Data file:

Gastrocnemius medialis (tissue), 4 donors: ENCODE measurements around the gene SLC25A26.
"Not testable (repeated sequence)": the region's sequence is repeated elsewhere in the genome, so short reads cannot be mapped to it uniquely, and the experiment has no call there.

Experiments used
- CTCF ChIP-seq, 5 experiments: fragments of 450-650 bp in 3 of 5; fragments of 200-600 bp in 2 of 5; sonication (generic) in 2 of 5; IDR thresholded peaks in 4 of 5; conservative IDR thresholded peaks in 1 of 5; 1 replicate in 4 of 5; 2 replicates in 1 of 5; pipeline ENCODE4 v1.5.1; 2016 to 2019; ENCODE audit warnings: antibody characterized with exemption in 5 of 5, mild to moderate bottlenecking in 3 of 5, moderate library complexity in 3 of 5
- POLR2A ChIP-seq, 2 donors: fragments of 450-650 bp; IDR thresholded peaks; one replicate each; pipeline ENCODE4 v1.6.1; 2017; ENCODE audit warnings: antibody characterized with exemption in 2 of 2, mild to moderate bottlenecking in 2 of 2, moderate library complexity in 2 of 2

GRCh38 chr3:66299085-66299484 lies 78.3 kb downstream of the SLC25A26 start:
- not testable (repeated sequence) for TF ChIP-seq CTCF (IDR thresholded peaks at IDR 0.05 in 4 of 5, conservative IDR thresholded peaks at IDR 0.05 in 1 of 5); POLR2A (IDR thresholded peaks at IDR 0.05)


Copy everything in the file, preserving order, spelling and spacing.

Gastrocnemius medialis (tissue), 4 donors: ENCODE measurements around the gene SLC25A26.
"Not testable (repeated sequence)": the region's sequence is repeated elsewhere in the genome, so short reads cannot be mapped to it uniquely, and the experiment has no call there.

Experiments used
- CTCF ChIP-seq, 5 experiments: fragments of 450-650 bp in 3 of 5; fragments of 200-600 bp in 2 of 5; sonication (generic) in 2 of 5; IDR thresholded peaks in 4 of 5; conservative IDR thresholded peaks in 1 of 5; 1 replicate in 4 of 5; 2 replicates in 1 of 5; pipeline ENCODE4 v1.5.1; 2016 to 2019; ENCODE audit warnings: antibody characterized with exemption in 5 of 5, mild to moderate bottlenecking in 3 of 5, moderate library complexity in 3 of 5
- POLR2A ChIP-seq, 2 donors: fragments of 450-650 bp; IDR thresholded peaks; one replicate each; pipeline ENCODE4 v1.6.1; 2017; ENCODE audit warnings: antibody characterized with exemption in 2 of 2, mild to moderate bottlenecking in 2 of 2, moderate library complexity in 2 of 2

GRCh38 chr3:66299085-66299484 lies 78.3 kb downstream of the SLC25A26 start:
- not testable (repeated sequence) for TF ChIP-seq CTCF (IDR thresholded peaks at IDR 0.05 in 4 of 5, conservative IDR thresholded peaks at IDR 0.05 in 1 of 5); POLR2A (IDR thresholded peaks at IDR 0.05)